Identification of commensal bacteria autoinducing peptides with ultrahigh performance liquid chromatography - high resolution mass spectrometry

UNCG Author/Contributor (non-UNCG co-authors, if there are any, appear on document)
Luis A. Mejia Cruz (Creator)
The University of North Carolina at Greensboro (UNCG )
Web Site:
Nadja Cech

Abstract: Staphylococcus aureus is an opportunistic pathogen that has become an increasing issue over the years due to its acquired resistance to different antibiotics such as methicillin. The development of resistance has sparked interest in finding new ways to combat S. aureus, and other pathogens. Recent hypotheses suggest that different types of commensal bacteria in the skin are able to cross-inhibit virulence in S. aureus, by suppressing the production of its virulence factors responsible for disease. Cross-inhibition is believed to involve autoinducing signaling molecules that are unique to different bacterial species. These signaling molecules are responsible for self-regulating functions in a bacterium that produces them and for potentially disrupting similar processes in other species. More knowledge is needed about how these signaling molecules from commensal bacteria can affect quorum sensing in the bacterial pathogen S. aureus, however, in order to further study these interactions, the properties of the signaling molecules must be known, starting with their molecular structure. The goal of this project is to detect and elucidate the structures of unknown signaling molecules from different commensal staphylococcal species that have previously displayed cross-inhibition activity against quorum sensing in S. aureus.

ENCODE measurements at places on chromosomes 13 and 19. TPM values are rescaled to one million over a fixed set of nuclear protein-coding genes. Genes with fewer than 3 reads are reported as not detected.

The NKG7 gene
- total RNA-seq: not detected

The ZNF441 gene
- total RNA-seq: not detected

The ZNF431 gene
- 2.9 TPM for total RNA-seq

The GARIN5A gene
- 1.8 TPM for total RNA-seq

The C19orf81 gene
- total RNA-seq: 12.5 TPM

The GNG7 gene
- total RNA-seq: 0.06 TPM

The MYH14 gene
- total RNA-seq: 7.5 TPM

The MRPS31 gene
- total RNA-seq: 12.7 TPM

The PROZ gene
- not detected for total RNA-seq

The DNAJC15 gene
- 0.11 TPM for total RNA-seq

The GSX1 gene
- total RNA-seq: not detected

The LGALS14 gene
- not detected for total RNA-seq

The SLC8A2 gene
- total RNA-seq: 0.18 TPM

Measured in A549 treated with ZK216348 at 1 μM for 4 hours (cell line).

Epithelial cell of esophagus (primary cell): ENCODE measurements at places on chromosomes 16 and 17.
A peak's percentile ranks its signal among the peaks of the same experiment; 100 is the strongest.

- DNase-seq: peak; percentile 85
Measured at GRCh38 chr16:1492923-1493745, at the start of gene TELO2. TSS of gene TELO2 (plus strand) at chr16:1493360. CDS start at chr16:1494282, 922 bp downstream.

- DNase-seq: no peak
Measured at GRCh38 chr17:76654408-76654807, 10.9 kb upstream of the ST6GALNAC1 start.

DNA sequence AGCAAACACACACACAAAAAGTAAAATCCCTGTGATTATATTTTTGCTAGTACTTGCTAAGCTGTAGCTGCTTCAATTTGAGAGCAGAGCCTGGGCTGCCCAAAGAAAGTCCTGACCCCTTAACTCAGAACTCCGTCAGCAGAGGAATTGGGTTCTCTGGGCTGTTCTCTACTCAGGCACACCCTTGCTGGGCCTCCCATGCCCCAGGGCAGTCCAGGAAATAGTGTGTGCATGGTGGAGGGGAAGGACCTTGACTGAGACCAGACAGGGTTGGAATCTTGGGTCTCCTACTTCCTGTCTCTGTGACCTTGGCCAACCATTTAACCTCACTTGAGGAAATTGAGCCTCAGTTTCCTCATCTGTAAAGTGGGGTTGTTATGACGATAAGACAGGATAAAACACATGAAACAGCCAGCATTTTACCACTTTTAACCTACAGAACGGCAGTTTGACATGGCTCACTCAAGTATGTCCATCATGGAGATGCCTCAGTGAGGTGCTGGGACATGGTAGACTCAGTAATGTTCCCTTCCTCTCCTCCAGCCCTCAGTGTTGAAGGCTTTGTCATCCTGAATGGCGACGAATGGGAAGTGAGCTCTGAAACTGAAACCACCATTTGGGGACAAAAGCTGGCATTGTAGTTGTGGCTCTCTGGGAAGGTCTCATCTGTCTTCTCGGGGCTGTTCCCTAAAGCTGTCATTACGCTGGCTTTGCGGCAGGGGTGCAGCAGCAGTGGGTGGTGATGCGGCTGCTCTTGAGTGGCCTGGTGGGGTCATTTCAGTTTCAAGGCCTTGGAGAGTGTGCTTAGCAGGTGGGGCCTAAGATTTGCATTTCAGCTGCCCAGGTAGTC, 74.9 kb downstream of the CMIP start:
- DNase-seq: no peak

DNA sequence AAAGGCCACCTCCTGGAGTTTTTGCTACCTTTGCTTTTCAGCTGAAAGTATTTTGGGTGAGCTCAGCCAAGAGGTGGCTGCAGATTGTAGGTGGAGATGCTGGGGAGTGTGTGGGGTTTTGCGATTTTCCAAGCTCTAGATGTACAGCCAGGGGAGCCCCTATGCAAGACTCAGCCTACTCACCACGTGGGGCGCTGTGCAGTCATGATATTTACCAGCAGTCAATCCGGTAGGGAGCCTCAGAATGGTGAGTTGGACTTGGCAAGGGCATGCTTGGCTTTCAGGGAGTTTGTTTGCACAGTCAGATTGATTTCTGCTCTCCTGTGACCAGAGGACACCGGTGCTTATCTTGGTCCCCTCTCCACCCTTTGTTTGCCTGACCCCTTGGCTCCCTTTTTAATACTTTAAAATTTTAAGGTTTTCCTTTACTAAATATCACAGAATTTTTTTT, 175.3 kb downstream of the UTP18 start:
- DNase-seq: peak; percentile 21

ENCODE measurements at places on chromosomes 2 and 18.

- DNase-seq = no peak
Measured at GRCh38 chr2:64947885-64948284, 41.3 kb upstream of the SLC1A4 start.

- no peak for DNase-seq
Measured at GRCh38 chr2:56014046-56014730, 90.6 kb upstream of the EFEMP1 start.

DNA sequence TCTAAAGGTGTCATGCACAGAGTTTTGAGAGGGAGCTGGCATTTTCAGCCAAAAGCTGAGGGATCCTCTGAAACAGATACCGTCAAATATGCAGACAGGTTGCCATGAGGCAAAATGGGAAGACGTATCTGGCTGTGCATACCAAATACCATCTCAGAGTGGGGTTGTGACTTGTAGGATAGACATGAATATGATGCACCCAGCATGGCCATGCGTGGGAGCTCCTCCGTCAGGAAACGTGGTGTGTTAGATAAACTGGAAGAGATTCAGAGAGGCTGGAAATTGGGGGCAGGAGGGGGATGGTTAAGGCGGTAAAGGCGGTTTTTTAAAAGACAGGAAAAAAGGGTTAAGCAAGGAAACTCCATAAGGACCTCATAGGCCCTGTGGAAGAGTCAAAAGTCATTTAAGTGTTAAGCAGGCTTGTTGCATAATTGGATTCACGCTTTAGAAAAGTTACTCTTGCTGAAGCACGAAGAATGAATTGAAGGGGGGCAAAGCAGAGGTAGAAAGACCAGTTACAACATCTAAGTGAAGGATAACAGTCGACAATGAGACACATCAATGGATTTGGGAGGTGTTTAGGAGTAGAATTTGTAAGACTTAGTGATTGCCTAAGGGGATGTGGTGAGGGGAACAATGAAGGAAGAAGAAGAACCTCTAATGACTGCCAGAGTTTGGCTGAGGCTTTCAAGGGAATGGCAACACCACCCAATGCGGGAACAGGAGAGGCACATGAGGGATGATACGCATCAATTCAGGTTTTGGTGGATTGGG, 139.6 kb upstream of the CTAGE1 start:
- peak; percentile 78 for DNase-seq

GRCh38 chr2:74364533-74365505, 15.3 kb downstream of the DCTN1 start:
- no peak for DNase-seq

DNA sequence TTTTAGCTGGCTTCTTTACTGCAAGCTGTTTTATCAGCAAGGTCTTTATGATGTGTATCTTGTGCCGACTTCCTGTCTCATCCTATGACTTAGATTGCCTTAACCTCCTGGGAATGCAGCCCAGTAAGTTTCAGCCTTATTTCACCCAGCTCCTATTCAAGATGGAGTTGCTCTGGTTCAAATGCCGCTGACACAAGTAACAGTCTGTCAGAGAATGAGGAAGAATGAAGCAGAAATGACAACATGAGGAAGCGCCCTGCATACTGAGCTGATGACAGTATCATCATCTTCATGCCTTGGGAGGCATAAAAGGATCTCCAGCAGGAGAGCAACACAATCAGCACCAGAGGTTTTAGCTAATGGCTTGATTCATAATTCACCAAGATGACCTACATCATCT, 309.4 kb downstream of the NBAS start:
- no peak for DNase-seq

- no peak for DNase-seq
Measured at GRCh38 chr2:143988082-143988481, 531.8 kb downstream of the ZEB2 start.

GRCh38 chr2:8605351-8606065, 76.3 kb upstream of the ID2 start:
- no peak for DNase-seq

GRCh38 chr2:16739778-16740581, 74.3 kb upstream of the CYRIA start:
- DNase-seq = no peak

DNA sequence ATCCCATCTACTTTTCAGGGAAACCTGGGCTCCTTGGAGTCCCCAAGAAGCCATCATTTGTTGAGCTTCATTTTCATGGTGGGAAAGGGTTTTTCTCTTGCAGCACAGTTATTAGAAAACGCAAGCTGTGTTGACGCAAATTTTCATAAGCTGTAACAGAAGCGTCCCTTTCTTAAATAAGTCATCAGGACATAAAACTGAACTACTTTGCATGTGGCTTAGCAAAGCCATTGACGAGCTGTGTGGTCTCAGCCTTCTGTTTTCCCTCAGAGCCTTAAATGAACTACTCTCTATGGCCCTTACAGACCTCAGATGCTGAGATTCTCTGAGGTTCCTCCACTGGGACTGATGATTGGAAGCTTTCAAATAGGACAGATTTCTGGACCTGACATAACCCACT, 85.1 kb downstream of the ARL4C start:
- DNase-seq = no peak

Additional Information

Language: English
Date: 2020
agr, Autoinducing Peptides, Mass Spectrometry, Quorum sensing, Staphylococcus
Staphylococcus aureus
Cyclic peptides
Quorum sensing (Microbiology)

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